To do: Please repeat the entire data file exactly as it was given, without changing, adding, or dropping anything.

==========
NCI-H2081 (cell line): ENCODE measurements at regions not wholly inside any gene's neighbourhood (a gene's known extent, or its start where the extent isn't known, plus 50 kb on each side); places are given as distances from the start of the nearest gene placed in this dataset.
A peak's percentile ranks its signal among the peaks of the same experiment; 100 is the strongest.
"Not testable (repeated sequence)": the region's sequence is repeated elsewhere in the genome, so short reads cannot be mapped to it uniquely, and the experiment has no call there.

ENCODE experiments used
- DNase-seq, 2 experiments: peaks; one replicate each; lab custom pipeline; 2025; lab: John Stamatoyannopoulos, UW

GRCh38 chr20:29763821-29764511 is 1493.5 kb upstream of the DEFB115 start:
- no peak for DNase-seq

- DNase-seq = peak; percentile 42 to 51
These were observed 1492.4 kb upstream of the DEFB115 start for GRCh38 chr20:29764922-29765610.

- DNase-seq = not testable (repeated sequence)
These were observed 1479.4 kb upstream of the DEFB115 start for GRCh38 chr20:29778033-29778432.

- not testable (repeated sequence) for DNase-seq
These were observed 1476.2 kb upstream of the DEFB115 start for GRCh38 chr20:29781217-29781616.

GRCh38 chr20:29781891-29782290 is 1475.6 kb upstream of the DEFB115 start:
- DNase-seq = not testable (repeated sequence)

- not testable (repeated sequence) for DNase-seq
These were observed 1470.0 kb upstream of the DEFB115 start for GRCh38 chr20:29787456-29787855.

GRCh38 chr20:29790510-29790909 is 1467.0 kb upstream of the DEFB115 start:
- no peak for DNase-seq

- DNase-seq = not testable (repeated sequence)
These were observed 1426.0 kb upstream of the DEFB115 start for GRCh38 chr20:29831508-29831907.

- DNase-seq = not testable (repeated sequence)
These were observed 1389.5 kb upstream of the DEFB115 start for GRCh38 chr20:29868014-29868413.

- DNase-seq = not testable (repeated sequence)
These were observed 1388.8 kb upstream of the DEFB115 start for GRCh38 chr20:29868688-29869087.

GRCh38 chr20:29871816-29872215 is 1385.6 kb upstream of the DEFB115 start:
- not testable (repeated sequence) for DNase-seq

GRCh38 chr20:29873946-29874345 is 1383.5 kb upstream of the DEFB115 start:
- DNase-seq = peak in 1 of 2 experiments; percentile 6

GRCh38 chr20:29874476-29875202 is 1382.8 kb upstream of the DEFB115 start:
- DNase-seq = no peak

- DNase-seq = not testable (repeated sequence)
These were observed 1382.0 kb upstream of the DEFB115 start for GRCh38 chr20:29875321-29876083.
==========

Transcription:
NCI-H2081 (cell line): ENCODE measurements at regions not wholly inside any gene's neighbourhood (a gene's known extent, or its start where the extent isn't known, plus 50 kb on each side); places are given as distances from the start of the nearest gene placed in this dataset.
A peak's percentile ranks its signal among the peaks of the same experiment; 100 is the strongest.
"Not testable (repeated sequence)": the region's sequence is repeated elsewhere in the genome, so short reads cannot be mapped to it uniquely, and the experiment has no call there.

ENCODE experiments used
- DNase-seq, 2 experiments: peaks; one replicate each; lab custom pipeline; 2025; lab: John Stamatoyannopoulos, UW

GRCh38 chr20:29763821-29764511 is 1493.5 kb upstream of the DEFB115 start:
- no peak for DNase-seq

- DNase-seq = peak; percentile 42 to 51
These were observed 1492.4 kb upstream of the DEFB115 start for GRCh38 chr20:29764922-29765610.

- DNase-seq = not testable (repeated sequence)
These were observed 1479.4 kb upstream of the DEFB115 start for GRCh38 chr20:29778033-29778432.

- not testable (repeated sequence) for DNase-seq
These were observed 1476.2 kb upstream of the DEFB115 start for GRCh38 chr20:29781217-29781616.

GRCh38 chr20:29781891-29782290 is 1475.6 kb upstream of the DEFB115 start:
- DNase-seq = not testable (repeated sequence)

- not testable (repeated sequence) for DNase-seq
These were observed 1470.0 kb upstream of the DEFB115 start for GRCh38 chr20:29787456-29787855.

GRCh38 chr20:29790510-29790909 is 1467.0 kb upstream of the DEFB115 start:
- no peak for DNase-seq

- DNase-seq = not testable (repeated sequence)
These were observed 1426.0 kb upstream of the DEFB115 start for GRCh38 chr20:29831508-29831907.

- DNase-seq = not testable (repeated sequence)
These were observed 1389.5 kb upstream of the DEFB115 start for GRCh38 chr20:29868014-29868413.

- DNase-seq = not testable (repeated sequence)
These were observed 1388.8 kb upstream of the DEFB115 start for GRCh38 chr20:29868688-29869087.

GRCh38 chr20:29871816-29872215 is 1385.6 kb upstream of the DEFB115 start:
- not testable (repeated sequence) for DNase-seq

GRCh38 chr20:29873946-29874345 is 1383.5 kb upstream of the DEFB115 start:
- DNase-seq = peak in 1 of 2 experiments; percentile 6

GRCh38 chr20:29874476-29875202 is 1382.8 kb upstream of the DEFB115 start:
- DNase-seq = no peak

- DNase-seq = not testable (repeated sequence)
These were observed 1382.0 kb upstream of the DEFB115 start for GRCh38 chr20:29875321-29876083.